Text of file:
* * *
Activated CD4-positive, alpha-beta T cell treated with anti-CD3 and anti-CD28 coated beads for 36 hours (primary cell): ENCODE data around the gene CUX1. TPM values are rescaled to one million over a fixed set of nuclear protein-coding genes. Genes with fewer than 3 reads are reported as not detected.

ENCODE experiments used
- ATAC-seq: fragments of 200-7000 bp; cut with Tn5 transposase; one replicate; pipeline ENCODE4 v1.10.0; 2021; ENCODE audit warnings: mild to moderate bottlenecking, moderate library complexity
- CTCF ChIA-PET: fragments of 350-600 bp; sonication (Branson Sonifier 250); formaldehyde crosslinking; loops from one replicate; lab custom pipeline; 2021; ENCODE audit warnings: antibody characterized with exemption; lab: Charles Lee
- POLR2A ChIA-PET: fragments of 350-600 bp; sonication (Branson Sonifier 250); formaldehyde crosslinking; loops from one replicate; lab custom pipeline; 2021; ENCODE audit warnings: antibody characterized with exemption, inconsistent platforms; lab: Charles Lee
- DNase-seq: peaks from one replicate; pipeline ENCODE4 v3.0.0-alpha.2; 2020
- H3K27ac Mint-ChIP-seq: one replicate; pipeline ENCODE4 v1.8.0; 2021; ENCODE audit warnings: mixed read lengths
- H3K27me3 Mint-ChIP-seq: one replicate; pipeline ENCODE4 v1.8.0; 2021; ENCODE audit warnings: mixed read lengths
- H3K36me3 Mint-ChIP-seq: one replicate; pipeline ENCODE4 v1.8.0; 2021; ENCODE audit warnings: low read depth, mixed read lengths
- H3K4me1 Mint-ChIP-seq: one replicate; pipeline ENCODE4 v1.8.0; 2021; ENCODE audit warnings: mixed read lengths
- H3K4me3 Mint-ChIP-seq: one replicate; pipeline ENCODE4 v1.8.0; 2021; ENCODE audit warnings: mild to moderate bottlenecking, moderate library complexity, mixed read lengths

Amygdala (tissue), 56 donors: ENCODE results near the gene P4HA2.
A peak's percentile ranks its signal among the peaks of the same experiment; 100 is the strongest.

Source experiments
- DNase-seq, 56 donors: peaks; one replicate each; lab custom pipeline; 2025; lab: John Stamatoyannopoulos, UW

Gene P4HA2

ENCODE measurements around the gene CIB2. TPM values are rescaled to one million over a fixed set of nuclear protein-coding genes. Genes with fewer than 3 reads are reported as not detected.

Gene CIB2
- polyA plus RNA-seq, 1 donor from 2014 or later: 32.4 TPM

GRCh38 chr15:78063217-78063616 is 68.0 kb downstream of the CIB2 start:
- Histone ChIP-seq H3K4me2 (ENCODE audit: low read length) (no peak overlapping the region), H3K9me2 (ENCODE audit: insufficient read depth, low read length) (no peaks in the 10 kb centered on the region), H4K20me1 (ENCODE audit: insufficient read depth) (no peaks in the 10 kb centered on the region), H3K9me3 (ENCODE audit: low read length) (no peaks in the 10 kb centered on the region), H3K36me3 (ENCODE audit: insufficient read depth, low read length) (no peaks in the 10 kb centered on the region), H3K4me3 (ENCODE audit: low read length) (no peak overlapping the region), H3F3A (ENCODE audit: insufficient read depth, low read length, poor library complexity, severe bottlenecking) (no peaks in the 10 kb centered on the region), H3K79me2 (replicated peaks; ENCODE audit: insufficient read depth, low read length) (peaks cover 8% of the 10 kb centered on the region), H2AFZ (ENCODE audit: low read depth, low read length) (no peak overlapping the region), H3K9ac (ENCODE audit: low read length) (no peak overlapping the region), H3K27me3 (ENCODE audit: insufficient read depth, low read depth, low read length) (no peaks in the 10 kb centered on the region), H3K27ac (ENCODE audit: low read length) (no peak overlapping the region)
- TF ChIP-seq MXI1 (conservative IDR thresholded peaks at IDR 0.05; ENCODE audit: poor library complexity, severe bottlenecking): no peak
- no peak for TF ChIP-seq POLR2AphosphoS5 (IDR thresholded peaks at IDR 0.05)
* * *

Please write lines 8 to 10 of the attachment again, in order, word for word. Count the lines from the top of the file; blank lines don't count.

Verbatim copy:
- H3K27me3 Mint-ChIP-seq: one replicate; pipeline ENCODE4 v1.8.0; 2021; ENCODE audit warnings: mixed read lengths
- H3K36me3 Mint-ChIP-seq: one replicate; pipeline ENCODE4 v1.8.0; 2021; ENCODE audit warnings: low read depth, mixed read lengths
- H3K4me1 Mint-ChIP-seq: one replicate; pipeline ENCODE4 v1.8.0; 2021; ENCODE audit warnings: mixed read lengths